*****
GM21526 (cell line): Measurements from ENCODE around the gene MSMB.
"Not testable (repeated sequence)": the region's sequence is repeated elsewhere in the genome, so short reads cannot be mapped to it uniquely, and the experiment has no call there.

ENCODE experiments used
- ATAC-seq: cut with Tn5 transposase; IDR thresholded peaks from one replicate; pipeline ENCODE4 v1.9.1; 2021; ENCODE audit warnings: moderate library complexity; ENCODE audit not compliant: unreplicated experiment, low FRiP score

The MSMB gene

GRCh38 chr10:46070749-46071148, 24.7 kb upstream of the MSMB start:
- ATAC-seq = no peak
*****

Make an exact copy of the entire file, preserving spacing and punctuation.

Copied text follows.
GM21526 (cell line): Measurements from ENCODE around the gene MSMB.
"Not testable (repeated sequence)": the region's sequence is repeated elsewhere in the genome, so short reads cannot be mapped to it uniquely, and the experiment has no call there.

ENCODE experiments used
- ATAC-seq: cut with Tn5 transposase; IDR thresholded peaks from one replicate; pipeline ENCODE4 v1.9.1; 2021; ENCODE audit warnings: moderate library complexity; ENCODE audit not compliant: unreplicated experiment, low FRiP score

The MSMB gene

GRCh38 chr10:46070749-46071148, 24.7 kb upstream of the MSMB start:
- ATAC-seq = no peak